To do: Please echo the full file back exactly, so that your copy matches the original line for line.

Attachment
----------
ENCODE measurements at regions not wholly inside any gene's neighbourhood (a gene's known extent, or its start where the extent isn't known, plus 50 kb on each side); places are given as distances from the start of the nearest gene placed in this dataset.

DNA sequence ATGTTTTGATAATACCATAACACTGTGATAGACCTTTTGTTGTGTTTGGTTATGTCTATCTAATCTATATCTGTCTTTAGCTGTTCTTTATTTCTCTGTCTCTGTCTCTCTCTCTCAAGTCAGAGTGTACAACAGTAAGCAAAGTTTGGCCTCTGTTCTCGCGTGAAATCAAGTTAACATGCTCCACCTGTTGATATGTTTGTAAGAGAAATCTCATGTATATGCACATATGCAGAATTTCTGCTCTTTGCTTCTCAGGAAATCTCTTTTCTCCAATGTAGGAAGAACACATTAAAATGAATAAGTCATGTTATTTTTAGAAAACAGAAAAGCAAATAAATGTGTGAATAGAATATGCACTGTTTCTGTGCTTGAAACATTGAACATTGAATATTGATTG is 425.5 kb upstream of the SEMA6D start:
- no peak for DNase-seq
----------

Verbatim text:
ENCODE measurements at regions not wholly inside any gene's neighbourhood (a gene's known extent, or its start where the extent isn't known, plus 50 kb on each side); places are given as distances from the start of the nearest gene placed in this dataset.

DNA sequence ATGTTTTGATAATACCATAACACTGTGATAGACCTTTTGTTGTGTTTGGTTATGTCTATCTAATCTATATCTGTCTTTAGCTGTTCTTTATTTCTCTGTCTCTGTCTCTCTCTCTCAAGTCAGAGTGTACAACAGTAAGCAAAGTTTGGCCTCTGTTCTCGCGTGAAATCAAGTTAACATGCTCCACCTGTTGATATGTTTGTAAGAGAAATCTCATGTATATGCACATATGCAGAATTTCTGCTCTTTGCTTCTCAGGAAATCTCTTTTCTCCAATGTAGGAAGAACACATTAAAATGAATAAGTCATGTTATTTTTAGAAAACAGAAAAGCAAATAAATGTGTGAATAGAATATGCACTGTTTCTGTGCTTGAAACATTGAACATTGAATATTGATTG is 425.5 kb upstream of the SEMA6D start:
- no peak for DNase-seq